Joint minimization of uplink and downlink whole-body exposure dose in indoor wireless networks
Plets D, Joseph W, Vanhecke K, Vermeeren G, Wiart J, Aerts S, Varsier N, Martens L. Joint minimization of uplink and downlink whole-body exposure dose in indoor wireless networks. Biomed Res Int. 2015;2015:943415. doi: 10.1155/2015/943415. Epub 2015 Feb 22.
The total whole-body exposure dose in indoor wireless networks is minimized. For the first time, indoor wireless networks are designed and simulated for a minimal exposure dose, where both uplink and downlink are considered. The impact of the minimization is numerically assessed for four scenarios: two WiFi configurations with different throughputs, a Universal Mobile Telecommunications System (UMTS) configuration for phone call traffic, and a Long-Term Evolution (LTE) configuration with a high data rate. Also, the influence of the uplink usage on the total absorbed dose is characterized. Downlink dose reductions of at least 75% are observed when adding more base stations with a lower transmit power. Total dose reductions decrease with increasing uplink usage for WiFi due to the lack of uplink power control but are maintained for LTE and UMTS. Uplink doses become dominant over downlink doses for usages of only a few seconds for WiFi. For UMTS and LTE, an almost continuous uplink usage is required to have a significant effect on the total dose, thanks to the power control mechanism.
Conclusions and Future Work
In this paper, total whole-body exposure doses (uplink and downlink) are jointly minimized for indoor wireless network deployments. The mathematical formulation has been given and four simulation scenarios were proposed: two WiFi configurations with a different throughput requirement, one UMTS voice call scenario, and one LTE high-throughput scenario. For WiFi, downlink doses are reduced by more than 95% by the optimized deployment. Due to the lack of power control, uplink usages of only a few seconds suffice to make the uplink dose higher than the downlink dose, limiting the reductions of the optimized deployment for longer uplink usages. Deployments with lower WiFi throughputs benefit less from optimizing the access point configuration. For UMTS, total dose reductions vary between 73% and 83%, irrespective of the uplink usage, thanks to the power control mechanism. For the LTE configuration with high-power base stations, dose reductions are at least 80% and increase for higher uplink usages. For UMTS and LTE, an almost continuous uplink usage is required to induce a significant effect on the total dose, again thanks to the power control mechanism.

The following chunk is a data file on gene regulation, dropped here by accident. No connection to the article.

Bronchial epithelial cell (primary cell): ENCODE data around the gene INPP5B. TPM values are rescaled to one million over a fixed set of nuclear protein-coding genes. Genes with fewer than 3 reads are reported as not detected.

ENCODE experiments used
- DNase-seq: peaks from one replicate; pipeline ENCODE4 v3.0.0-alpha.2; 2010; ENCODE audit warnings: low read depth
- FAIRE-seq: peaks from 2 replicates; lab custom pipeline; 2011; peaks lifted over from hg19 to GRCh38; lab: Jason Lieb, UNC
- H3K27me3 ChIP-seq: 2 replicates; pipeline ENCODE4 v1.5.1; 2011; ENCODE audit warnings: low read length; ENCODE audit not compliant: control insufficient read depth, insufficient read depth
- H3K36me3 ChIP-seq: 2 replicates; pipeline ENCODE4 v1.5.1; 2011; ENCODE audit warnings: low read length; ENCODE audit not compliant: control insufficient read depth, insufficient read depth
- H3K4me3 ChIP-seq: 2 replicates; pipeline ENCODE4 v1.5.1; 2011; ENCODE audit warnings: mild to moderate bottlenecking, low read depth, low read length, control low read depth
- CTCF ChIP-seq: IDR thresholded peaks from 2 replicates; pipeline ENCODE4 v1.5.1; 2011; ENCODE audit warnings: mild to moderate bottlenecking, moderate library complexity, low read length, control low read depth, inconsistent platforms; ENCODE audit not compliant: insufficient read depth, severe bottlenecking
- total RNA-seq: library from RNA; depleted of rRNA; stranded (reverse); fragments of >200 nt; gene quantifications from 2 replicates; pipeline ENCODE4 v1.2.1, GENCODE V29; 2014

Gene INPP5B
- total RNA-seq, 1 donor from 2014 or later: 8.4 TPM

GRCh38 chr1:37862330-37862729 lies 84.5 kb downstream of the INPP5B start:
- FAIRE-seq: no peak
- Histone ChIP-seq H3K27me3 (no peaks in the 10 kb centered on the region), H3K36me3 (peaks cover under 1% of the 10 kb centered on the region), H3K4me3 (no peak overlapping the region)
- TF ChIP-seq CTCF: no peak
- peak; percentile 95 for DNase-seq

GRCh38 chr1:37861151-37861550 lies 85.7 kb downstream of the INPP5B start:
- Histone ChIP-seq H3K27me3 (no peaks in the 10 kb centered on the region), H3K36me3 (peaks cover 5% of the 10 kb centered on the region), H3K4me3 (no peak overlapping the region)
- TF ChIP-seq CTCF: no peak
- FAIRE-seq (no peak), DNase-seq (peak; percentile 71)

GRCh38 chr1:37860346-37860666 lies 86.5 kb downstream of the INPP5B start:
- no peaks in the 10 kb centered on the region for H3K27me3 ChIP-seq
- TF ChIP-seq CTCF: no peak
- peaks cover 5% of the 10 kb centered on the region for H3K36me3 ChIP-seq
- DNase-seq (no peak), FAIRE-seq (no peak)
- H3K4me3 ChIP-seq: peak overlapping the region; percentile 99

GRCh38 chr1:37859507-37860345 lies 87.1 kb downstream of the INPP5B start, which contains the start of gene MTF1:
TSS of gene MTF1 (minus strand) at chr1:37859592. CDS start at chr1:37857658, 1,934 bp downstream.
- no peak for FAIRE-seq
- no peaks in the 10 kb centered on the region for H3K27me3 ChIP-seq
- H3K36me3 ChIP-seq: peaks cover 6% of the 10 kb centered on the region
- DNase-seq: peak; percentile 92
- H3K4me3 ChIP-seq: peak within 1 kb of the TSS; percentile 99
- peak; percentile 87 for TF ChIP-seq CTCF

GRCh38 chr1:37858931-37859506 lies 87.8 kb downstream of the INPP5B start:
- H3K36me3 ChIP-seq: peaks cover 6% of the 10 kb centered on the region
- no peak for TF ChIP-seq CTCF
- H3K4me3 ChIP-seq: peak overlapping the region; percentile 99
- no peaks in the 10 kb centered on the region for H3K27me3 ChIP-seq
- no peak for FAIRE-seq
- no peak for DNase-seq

In future research, the influence of the uplink transmission of other users will be accounted for and localized doses will be calculated. Also, a technoeconomic analysis will be done to link the (lower) exposure to the (higher) network installation cost, and the influence of the number of users and their usage profiles on the actual duty cycle of an access point will be investigated.
Joel M. Moskowitz, Ph.D., Director
Center for Family and Community Health
School of Public Health
University of California, Berkeley
Electromagnetic Radiation Safety
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